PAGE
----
Low-skilled people are at a disadvantage because modern life requires a significant base education and skill set. They need to know the local language, to be able to read and write, to use – and have access to – a computer, to be able to navigate and communicate with institutions like the IRS, banks, social services, etc. There is also the problems with skills mismatch. Immigrants may have excellent skills in other languages and professions that are not available in the new country.
These people may try to use a search engine, but reading summaries of dozens of results may be beyond their capability. Not to mention that they may not have the background knowledge to be able to evaluate any of the search results on their merits. Solving problems at all levels, such as personal, work-related, and societal is much harder if search engines and correct information is not available.
AIs could change that.
In the future, if we do this right, people who do not even know how to read and write can ask their Confidante anything over the phone, just using their voice in their native language. The Confidante will provide a reasonably competent answer in the same language. The answers will in most cases be better than anything they could have come up with on their own. Using a Confidante on a daily basis will provide the capability to get by in a complex society without requiring the attention of social workers, lawyers, personal advisors, and accountants.
Attention Is All You Need
Human attention is expensive. We are (in the US at least, and generally online) living in an attention economy where all kinds of agents want us as users to pay attention to their products, entertainment, or services. But let us look at the flip side of this:
”Nobody listens to me”
If we are not already part of the system, we often cannot get anyone in a position of power to help us because they do not have the time to listen to our problems. But decent sized AIs could each pay 100% attention to 10,000 people at once, and patiently listen and help as a friend, advisor, therapist, physician, and teacher.
So the proposal on the table is to try to improve the human condition in many countries by providing free Confidantes as a phone based voice service. I expect governments to pay for this in the medium run, even if this is implemented by commercial companies.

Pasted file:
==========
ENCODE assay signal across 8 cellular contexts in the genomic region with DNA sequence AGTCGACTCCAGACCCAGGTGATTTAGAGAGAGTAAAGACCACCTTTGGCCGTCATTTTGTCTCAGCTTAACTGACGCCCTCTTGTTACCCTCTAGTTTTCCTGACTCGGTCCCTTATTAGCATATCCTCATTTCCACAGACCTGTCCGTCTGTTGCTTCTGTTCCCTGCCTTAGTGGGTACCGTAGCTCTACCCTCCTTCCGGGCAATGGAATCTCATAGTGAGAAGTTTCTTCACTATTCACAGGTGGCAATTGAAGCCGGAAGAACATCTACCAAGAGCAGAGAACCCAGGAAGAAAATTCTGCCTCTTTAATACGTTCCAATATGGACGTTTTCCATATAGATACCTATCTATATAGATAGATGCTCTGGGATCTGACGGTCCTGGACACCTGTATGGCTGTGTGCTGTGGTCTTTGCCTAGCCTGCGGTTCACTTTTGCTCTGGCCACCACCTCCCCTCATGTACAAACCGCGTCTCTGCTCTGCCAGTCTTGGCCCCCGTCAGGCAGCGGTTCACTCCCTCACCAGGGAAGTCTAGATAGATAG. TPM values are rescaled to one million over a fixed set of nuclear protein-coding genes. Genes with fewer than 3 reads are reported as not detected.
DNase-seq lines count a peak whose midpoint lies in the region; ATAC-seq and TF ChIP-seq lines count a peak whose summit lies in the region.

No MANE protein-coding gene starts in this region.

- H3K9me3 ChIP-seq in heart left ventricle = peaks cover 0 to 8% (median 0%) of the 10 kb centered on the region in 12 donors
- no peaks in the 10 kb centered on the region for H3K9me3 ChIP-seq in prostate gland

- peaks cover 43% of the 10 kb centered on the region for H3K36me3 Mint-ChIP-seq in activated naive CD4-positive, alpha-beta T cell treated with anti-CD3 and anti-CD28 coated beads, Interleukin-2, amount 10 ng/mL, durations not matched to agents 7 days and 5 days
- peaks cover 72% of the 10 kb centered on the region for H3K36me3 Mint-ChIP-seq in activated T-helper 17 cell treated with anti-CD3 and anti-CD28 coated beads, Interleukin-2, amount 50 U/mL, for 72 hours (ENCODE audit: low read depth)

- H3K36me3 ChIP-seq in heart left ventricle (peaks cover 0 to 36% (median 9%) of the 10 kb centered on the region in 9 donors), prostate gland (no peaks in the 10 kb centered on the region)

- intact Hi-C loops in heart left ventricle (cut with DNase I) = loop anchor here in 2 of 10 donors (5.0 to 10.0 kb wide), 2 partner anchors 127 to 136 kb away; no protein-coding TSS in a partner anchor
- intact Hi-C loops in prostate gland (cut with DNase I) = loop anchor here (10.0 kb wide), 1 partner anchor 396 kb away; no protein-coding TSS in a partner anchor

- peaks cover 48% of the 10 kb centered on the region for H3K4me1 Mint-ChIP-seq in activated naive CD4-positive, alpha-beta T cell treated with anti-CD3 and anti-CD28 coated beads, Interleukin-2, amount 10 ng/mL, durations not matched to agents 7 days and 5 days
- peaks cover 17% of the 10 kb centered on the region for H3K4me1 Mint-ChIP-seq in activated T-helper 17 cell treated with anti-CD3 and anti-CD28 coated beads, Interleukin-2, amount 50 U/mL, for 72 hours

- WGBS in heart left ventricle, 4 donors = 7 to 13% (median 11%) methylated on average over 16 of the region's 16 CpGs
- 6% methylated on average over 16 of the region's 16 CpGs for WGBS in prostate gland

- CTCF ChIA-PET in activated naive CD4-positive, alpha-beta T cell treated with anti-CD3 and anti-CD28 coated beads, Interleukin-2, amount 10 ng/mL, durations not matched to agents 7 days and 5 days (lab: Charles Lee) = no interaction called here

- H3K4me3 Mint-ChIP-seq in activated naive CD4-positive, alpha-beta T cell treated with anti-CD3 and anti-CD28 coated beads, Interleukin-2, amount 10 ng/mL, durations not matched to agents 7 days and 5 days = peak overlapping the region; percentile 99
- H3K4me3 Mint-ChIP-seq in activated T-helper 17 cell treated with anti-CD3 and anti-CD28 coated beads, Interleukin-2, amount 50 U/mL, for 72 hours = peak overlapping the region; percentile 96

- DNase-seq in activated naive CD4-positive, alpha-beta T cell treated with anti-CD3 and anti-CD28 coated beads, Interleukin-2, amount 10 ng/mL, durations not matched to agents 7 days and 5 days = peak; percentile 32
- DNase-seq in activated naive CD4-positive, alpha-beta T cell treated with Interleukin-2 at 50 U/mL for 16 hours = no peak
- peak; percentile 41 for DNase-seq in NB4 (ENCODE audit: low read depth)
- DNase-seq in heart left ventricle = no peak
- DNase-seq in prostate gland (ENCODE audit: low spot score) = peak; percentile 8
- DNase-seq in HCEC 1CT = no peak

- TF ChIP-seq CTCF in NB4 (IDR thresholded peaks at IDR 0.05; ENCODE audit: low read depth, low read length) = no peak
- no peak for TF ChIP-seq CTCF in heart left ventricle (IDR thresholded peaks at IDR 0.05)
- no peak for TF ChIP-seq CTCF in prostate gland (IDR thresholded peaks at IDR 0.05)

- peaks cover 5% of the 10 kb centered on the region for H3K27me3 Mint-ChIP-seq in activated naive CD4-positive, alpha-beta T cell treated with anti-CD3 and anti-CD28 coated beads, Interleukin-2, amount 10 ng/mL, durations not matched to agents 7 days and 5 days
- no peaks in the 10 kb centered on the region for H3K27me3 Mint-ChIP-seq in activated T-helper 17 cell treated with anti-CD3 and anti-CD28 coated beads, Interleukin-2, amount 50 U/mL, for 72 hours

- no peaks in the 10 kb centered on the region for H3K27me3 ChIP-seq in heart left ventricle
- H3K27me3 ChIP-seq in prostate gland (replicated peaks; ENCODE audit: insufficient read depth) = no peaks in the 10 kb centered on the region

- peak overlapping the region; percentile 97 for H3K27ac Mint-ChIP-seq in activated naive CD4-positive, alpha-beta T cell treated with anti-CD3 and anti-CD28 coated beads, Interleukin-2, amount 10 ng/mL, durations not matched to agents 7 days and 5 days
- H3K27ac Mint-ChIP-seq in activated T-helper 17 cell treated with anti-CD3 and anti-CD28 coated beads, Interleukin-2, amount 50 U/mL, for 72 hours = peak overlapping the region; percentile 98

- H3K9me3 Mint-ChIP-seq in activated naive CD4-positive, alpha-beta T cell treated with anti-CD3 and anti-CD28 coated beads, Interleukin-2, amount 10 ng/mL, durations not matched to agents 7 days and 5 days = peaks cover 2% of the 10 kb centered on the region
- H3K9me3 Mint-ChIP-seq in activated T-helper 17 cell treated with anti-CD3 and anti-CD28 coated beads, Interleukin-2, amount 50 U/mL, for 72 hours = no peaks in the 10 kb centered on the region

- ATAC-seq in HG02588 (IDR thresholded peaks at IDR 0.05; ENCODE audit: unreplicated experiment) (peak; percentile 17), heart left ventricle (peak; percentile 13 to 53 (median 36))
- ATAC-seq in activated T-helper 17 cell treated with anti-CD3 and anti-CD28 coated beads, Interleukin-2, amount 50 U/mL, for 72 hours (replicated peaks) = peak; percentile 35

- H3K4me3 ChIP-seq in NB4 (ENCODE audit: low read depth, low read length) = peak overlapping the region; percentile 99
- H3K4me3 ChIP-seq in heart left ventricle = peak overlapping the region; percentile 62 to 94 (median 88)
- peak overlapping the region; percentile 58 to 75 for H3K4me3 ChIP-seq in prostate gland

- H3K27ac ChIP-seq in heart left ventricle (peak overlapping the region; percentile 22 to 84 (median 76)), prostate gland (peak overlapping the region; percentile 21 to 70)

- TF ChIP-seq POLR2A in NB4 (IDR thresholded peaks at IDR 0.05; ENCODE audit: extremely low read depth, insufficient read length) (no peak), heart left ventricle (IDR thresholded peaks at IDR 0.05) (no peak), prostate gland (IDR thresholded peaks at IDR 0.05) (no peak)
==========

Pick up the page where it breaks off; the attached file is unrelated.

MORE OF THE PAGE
We expect the effective IQ, ability to execute, and the general competence level of the entire population to rise significantly, and for AIs to streamline many processes in our daily lives. And for more people to understand enough about civics to vote, and to know what they want from their candidates and government.
A Useful Consensus Reality Corpus
The sooner we get going, the better. Creating the infrastructure takes some time, but once it is in place, future improvements to our AI systems will be provided as invisible version upgrades. But what do they need to learn?
Corpus Curation at this level is not really a job for programmers. My suggestion is to engage some people in the Humanities, such as English majors, authors, curators, and other Holists, along with educators of children such as mothers and teachers. Also various professionals, such as politicians, social workers, therapists, physicians, etc.
We task them with the creation of a “Useful Consensus Reality Corpus” for some part of the world, such as the US. And then we let an AI learn its worldview from that corpus. And then we give it a job answering phones.
Note that end user choice is important. All corpora will have biases of many kinds. For instance, the Useful Consensus Reality Corpus may have a liberal bias because it would be aimed largely at improving civil and social interactions. Other AIs, used in other contexts such as in business, may prefer AIs raised on corpora with different biases. It is already clear that AI companies will provide customers lots of choices. There will be YouTube reviews.
The name "A Young Lady’s Illustrated Primer” hints at one of the most important uses for these devices. We want our children to start using them as soon as they can speak and understand language. They will continue to learn from this dedicated personal tutor – their Confidante – their entire lives.
These systems will benefit everyone; we could all use some help in simplifying our daily lives. Uptake and establishment of trust will be even faster among highly skilled people who are able to judge the received advice in light of their prior knowledge.
We are a sad and stupid species and we need all the help we can get.